In July of 2020, Albany abruptly informed New York‘s municipalities that it was cutting state payments for drug and alcohol recovery programs by 31%, effectively wiping out one third of their funding. Treatment providers were given no notice or explanation for the timing of the cut in payments and few details on precisely how it would affect the network of care communities. The decision places further strain on a mental healthcare network struggling to provide treatment to its patients. No doubt, many other states may face the same tough decisions now plaguing the Empire State.
While many may have been caught off guard, it should have come as no surprise. Since April, Cuomo has warned of huge state budget cuts without another round of Washington bailouts. Lacking that influx of cash, he would be forced to cut more than $8 billion (approximately 20% in cutbacks) in state aid for health and mental health services and education. This is sad news for a state that was fairly healthy financially before the COVID-19 outbreak and is now suddenly plunged into tax-revenue poverty. Sadder still are the human tragedies in the wake of a pandemic and the lives that have been shattered by uncertainty and loneliness, even as the state slowly opens up for business once again.
The Impact of State Funding Cuts
“Programs will close. More people will die and we’re going to have a really difficult situation on our hands in communities across New York State,” said John Coppola, executive director of the New York Association of Alcoholism and Substance Abuse Providers (ASAPNYS). The group represents outpatient and residential treatment programs in the state. After years of thin budgets for many local non-profit facilities, Coppola says, “A 31% cut is on top of years of neglect for the state’s funding for local treatment.” The Buffalo area is among many communities where law enforcement officials have reported the following:
- Increased isolation
- Sharply higher unemployment rates
- A rise in overdoses
“I don’t like to throw hysterical words out, but a 31% cut, I honestly don’t know how we’d figure that out when we’re already in a dire situation,” said Anne Constantino, president, and CEO of Horizon Health Services, which provides addiction rehabilitation services in western New York. Constantino’s fears are real. Her facility, Horizon Village, a Buffalo non-profit, has 200 people in its residential program, which at that time was reduced to 70% capacity as a result of social distancing concerns. And since Horizon, unlike the private sector, is not eligible to receive federal COVID-19 funds, Constantino adds, “If it’s 31%, I can’t imagine a scenario where we can make that work.”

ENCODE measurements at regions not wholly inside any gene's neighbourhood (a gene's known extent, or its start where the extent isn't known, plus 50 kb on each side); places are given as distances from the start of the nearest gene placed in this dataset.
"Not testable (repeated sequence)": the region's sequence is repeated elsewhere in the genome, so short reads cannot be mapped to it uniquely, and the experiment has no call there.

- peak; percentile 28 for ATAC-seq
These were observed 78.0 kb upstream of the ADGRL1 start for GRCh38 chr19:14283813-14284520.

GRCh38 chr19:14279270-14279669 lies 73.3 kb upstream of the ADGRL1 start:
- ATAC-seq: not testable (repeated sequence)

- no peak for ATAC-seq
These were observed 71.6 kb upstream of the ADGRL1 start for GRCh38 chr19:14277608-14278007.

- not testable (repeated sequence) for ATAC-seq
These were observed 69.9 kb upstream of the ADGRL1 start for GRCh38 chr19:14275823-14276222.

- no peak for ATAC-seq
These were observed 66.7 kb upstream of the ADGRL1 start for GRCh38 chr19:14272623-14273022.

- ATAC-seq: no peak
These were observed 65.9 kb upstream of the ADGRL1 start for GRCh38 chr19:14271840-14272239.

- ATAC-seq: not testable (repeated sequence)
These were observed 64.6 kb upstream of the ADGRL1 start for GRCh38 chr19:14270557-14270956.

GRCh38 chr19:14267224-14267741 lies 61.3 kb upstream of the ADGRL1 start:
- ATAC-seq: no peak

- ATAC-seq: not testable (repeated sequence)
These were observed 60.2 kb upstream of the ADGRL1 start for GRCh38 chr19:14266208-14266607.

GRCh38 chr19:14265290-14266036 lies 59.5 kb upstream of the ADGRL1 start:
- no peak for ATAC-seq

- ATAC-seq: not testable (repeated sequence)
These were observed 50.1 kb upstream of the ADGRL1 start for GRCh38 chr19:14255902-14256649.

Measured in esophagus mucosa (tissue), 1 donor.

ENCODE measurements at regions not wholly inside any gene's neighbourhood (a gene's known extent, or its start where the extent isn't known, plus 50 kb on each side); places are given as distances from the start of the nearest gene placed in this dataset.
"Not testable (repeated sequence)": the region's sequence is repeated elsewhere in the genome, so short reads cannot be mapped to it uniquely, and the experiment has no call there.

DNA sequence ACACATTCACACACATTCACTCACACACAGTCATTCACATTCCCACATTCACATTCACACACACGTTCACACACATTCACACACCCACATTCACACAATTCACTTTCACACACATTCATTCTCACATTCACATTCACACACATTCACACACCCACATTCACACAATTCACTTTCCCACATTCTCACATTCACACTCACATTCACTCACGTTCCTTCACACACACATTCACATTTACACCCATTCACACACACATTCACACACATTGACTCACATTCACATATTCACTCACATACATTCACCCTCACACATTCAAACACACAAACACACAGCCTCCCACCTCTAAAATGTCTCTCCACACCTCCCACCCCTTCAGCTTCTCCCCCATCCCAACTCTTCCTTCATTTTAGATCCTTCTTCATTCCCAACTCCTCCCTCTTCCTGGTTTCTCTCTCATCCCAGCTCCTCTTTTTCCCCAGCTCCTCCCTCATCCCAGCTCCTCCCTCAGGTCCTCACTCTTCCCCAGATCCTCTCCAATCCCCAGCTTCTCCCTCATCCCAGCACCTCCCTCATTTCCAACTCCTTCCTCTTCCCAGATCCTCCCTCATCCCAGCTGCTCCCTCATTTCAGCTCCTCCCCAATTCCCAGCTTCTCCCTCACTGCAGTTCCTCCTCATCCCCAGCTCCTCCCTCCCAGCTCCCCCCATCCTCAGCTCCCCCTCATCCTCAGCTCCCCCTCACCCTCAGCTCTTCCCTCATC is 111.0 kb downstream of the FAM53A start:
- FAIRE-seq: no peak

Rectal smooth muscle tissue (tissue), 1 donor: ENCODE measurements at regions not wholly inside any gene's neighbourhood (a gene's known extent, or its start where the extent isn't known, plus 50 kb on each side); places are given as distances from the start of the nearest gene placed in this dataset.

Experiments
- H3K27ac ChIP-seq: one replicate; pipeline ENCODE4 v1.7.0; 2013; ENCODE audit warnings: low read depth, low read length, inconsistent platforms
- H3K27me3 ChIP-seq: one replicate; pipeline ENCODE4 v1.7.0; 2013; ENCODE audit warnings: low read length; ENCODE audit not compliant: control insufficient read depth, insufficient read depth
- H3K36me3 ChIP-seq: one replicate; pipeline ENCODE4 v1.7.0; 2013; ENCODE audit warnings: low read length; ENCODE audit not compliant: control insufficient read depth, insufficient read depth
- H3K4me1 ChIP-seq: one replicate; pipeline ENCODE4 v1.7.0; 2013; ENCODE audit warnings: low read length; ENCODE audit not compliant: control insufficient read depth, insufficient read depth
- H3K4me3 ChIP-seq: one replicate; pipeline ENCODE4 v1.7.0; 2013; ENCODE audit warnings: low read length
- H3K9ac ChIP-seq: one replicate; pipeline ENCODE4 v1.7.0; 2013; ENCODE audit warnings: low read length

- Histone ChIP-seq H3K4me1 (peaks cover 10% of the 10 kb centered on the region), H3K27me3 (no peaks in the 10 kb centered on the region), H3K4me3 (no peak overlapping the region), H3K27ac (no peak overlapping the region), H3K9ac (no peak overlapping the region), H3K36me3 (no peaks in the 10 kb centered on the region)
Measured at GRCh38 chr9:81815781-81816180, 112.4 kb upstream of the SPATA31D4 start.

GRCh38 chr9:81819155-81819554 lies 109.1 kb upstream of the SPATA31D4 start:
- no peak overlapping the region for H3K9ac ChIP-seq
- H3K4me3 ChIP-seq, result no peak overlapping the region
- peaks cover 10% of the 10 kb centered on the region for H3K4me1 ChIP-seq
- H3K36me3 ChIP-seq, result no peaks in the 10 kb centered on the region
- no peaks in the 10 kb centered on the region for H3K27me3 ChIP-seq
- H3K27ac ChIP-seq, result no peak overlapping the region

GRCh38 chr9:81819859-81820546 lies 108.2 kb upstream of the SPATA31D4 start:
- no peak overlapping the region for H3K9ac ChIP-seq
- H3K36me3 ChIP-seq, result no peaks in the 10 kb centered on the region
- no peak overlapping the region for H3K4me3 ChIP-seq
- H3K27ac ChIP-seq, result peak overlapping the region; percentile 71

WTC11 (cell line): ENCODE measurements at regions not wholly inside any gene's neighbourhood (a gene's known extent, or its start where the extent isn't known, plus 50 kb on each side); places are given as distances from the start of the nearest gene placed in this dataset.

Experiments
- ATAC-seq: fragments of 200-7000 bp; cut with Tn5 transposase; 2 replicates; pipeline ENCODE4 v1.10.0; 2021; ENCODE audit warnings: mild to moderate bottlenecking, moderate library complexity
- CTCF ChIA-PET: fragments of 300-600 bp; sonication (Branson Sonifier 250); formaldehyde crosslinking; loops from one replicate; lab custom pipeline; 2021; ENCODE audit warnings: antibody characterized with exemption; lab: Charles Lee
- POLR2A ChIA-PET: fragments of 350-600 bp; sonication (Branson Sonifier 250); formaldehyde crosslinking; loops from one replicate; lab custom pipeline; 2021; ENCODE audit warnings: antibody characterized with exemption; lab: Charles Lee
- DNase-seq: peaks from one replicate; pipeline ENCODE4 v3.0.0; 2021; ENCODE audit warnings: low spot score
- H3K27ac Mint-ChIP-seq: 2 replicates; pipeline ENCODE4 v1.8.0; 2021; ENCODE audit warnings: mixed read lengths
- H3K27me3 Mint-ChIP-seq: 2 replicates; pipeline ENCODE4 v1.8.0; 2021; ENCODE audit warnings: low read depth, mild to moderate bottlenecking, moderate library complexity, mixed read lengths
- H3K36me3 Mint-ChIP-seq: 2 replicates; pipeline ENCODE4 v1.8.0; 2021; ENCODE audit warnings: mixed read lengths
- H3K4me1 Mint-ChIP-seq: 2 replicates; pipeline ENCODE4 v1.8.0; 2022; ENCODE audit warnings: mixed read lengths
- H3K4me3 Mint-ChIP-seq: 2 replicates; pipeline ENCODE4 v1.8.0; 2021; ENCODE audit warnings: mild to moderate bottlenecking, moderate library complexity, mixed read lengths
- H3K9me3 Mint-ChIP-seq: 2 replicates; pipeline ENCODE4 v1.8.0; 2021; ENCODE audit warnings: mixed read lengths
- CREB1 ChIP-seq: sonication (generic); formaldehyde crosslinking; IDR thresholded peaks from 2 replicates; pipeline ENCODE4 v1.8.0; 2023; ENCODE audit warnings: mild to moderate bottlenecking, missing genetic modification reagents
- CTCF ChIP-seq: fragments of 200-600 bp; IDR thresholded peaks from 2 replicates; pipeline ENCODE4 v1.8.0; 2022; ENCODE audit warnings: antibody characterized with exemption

There remains confusion on exactly how Cuomo’s cuts will be felt by each local New York agency, and the dollars rest with Congress. On the ground, treatment professionals — and those in recovery — are nervous.
“It’s hard to underestimate the effects of the pandemic on the community with opioid use disorder,” said Dr. Caleb Alexander, a professor of epidemiology and medicine at Baltimore’s Johns Hopkins Bloomberg School of Public Health. “The pandemic has profoundly disrupted the drug markets. Normally that would drive more people to treatment. Yet, treatment is harder to come by because in many states budgets are being cut.”
Addiction Treatment During COVID-19
In addition to New York, the hardest-hit U.S. states, including Florida, Illinois, Indiana, Minnesota, and Pennsylvania, have experienced COVID-19 flare-ups resulting in financial difficulties, forcing facilities to close or limit operations. Centers that serve lower-income clients have been hit particularly hard. Can the addiction treatment community survive the massive cuts that are seemingly inevitable?
Here’s a statistic that tells the story: Between January 1st of 2020 and July 13th of 2020, the Cook County Medical Examiner’s Office confirmed 773 opioid deaths, and sadly that number is growing. Last year, that total was 605.
What’s more: In 2020 to date, EMS calls in Chicago for opioid overdoses are up 72%. Opioid overdose deaths are up 35% to a total of 331, according to the Chicago Department of Public Health.
Racial Inequality and Substance Abuse
Cook County is on track to double the number of opioid-related deaths from 2019, officials said at a recent press conference. While African Americans make up less than 24% of the county’s population, they account for half of all opioid deaths in the county this year.
“This year continues to showcase the dangerous consequences we face as a result of decades – centuries – of racial inequities,” said Cook County Board President Toni Preckwinkle. “While much of this year has been consumed by our fight to contain COVID-19, which has disproportionately impacted our communities of color, we’ve had to contend with skyrocketing homicide rates which almost universally took the lives of Black and brown people and we must face the devastating toll the opioid crisis is taking on our community as well.”
“The interaction between COVID-19, the fear of COVID-19, and substance use and addiction are pretty much the worst combinations I have seen in my career without question,” said Dr. Thomas Britton, president, and CEO of the Gateway Foundation. “People are scared that if they go to a treatment center, they are going to develop COVID-19. If they go to outpatient, they are going to develop COVID-19,” Britton said.
Many believe and have warned that opioid overdoses will increase as the pandemic continues. However, there is still help available. Hopefully, at some point, every state government will see the value in supporting addiction and mental health treatment programs. This is not a time to cut funding for treatment. Now more than ever, we need to support it.